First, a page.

Where’s The Privacy Freak Out Over Search Personalization?

Alan Chapell raises a good question in his Amazon.com’s A9 Adventure article. Why haven’t privacy advocates
freaked out loudly and in large numbers about a9 and its personal search features? Only a few months ago, privacy concerns over Google’s Gmail made headlines.

I agree with one of his Chapell’s main arguments, that Amazon’s built a reputation of trust with many of its users for handling personal information well (though Amazon
subsidary Alexa did agree to settle a privacy dispute back in 2001).

Perhaps part of the reason the a9 launch (and other personal search features debuting since then from
Ask Jeeves and Yahoo) haven’t raised
more ire is because search privacy was raised as an issue last year.

Perhaps. I think the real answer is that people still aren’t largely thinking much about search privacy. Gmail wasn’t a search privacy issue. It was an email privacy one.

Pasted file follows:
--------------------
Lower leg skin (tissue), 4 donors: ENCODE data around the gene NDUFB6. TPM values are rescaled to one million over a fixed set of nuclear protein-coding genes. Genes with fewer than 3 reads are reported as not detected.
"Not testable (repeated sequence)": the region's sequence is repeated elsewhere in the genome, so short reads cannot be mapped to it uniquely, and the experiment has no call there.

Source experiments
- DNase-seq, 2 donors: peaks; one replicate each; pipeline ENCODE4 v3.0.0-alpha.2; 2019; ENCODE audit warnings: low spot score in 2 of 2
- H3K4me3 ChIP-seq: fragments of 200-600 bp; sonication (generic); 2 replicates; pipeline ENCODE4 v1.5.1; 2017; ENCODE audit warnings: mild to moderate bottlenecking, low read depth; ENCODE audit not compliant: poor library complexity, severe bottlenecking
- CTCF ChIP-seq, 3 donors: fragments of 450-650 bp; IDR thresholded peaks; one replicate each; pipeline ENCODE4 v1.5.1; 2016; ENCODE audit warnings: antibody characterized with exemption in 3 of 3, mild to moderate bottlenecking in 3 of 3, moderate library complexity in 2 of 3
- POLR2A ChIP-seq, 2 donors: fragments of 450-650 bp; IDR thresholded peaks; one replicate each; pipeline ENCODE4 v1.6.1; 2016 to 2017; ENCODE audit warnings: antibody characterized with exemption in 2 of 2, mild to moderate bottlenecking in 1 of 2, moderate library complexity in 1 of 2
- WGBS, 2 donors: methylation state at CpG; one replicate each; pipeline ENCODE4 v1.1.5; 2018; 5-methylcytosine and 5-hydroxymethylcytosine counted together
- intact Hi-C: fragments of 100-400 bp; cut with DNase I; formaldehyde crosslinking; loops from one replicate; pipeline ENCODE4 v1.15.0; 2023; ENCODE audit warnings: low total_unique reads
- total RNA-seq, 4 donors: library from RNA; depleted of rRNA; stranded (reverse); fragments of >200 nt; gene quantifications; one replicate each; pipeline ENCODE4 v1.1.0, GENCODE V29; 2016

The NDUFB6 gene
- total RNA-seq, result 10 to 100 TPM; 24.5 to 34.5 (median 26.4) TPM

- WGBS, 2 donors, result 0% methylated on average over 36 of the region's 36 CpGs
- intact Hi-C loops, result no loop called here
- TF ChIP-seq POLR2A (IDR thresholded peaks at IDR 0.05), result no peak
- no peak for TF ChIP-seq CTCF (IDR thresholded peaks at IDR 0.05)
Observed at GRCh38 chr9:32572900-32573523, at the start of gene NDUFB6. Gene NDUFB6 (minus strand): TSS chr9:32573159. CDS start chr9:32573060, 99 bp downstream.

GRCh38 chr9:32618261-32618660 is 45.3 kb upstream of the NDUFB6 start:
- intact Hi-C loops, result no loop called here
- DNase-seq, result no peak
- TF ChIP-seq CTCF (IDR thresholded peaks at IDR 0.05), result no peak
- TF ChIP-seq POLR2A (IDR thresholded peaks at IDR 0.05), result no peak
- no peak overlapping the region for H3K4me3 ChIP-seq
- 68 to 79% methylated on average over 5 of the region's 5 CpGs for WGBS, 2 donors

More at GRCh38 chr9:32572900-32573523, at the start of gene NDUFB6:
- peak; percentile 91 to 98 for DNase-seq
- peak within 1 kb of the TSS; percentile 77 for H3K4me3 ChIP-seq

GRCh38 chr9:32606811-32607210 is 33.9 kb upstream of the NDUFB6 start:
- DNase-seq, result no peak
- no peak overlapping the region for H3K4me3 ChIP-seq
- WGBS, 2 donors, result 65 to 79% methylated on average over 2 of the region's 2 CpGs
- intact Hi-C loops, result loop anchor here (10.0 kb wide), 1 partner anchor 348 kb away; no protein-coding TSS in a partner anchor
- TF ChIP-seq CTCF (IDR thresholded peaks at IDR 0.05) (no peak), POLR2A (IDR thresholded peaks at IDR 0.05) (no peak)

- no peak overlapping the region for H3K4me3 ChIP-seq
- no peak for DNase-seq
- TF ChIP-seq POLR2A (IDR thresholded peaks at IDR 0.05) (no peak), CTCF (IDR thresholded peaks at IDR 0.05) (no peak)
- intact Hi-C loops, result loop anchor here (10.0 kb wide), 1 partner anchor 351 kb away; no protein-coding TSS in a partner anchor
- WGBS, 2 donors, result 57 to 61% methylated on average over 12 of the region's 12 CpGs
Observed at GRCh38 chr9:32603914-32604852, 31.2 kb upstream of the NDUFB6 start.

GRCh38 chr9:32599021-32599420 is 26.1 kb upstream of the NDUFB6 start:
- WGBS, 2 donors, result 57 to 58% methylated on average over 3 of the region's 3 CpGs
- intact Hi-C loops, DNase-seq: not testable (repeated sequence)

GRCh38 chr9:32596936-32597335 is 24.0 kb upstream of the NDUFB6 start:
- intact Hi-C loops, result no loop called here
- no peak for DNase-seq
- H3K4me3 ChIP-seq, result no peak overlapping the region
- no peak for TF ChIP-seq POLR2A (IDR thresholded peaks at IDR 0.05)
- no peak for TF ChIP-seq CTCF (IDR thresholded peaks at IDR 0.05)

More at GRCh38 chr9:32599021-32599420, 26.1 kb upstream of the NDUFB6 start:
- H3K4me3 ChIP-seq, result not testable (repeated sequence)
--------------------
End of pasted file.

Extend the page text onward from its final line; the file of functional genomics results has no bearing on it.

I think people know inherently that there are private things sent via email. The idea that that email is going to be analyzed to show ads — even through an automated process
— sounds scary.

Another reason may be that Amazon’s a9 simply isn’t used by that many people. In contrast, Google is by various metrics still the most popular search engine. What it does
in terms of search impacts many more people.

In fact, that’s one reason why Google got singled out for privacy concerns back in 2002 and 2003 relating directly to search. It was so big that privacy advocates figured
it deserved the most attention.

In contrast, I think search is seen largely as a transient thing to many people. They really don’t stop to think much about the very personal things they look up. They’ve
also had no real experience with this information actively being recorded in a way they can use, unlike with email.

Last year, I looked at search privacy issues in my Search Privacy At Google & Other Search Engines
article. I explained then how search was largely ignored as a privacy concern compared to things like cookies because search features themselves had no “memory” to them. Now
that search memory tools have arrived big time, I’m sure we’ll see search privacy concerns grow as such tools become used.

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